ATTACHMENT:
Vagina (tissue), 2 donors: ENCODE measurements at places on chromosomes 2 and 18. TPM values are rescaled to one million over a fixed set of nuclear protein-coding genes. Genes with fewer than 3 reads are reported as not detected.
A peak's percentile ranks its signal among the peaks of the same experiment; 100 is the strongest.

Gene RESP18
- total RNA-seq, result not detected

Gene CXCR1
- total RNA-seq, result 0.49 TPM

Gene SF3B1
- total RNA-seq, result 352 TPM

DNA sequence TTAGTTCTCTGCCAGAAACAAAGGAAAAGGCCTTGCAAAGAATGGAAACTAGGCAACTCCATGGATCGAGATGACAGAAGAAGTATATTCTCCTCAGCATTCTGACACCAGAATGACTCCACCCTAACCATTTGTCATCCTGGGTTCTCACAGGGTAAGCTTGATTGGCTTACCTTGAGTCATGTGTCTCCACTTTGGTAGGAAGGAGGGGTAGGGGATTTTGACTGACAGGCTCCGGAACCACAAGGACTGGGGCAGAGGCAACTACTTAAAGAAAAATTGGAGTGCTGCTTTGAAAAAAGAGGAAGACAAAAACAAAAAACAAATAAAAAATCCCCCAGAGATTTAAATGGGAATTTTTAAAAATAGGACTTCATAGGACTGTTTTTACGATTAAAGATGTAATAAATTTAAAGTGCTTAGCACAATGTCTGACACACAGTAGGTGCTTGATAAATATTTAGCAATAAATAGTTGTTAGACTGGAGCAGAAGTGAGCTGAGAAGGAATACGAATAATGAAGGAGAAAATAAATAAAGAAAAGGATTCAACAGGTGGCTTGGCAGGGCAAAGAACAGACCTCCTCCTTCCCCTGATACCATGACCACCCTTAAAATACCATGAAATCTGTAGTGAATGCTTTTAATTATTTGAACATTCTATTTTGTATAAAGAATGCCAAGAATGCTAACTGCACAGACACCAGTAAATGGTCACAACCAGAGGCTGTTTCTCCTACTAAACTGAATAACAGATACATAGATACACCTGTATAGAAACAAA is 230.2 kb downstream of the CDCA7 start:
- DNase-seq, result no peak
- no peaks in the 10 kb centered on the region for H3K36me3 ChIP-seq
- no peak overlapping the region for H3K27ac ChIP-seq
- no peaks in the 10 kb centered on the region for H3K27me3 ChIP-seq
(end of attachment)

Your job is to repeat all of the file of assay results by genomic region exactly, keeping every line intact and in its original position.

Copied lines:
Vagina (tissue), 2 donors: ENCODE measurements at places on chromosomes 2 and 18. TPM values are rescaled to one million over a fixed set of nuclear protein-coding genes. Genes with fewer than 3 reads are reported as not detected.
A peak's percentile ranks its signal among the peaks of the same experiment; 100 is the strongest.

Gene RESP18
- total RNA-seq, result not detected

Gene CXCR1
- total RNA-seq, result 0.49 TPM

Gene SF3B1
- total RNA-seq, result 352 TPM

DNA sequence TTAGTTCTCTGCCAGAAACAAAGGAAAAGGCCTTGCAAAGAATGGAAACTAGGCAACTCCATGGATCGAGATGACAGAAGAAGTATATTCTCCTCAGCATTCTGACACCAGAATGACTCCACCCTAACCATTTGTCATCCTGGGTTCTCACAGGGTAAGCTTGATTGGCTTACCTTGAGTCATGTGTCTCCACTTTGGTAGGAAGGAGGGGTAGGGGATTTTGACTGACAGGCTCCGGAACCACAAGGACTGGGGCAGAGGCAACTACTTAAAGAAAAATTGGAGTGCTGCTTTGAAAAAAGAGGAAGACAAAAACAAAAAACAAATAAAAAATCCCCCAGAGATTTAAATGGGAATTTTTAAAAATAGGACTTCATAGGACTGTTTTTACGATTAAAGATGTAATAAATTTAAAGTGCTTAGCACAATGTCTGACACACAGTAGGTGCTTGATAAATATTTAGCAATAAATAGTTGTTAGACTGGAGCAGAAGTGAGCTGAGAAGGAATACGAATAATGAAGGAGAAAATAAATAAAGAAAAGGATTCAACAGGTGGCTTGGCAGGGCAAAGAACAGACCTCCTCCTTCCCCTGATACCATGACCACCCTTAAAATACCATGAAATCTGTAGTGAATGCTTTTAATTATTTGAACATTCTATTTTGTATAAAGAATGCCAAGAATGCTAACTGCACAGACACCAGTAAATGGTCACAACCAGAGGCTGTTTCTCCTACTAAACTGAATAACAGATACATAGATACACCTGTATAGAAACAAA is 230.2 kb downstream of the CDCA7 start:
- DNase-seq, result no peak
- no peaks in the 10 kb centered on the region for H3K36me3 ChIP-seq
- no peak overlapping the region for H3K27ac ChIP-seq
- no peaks in the 10 kb centered on the region for H3K27me3 ChIP-seq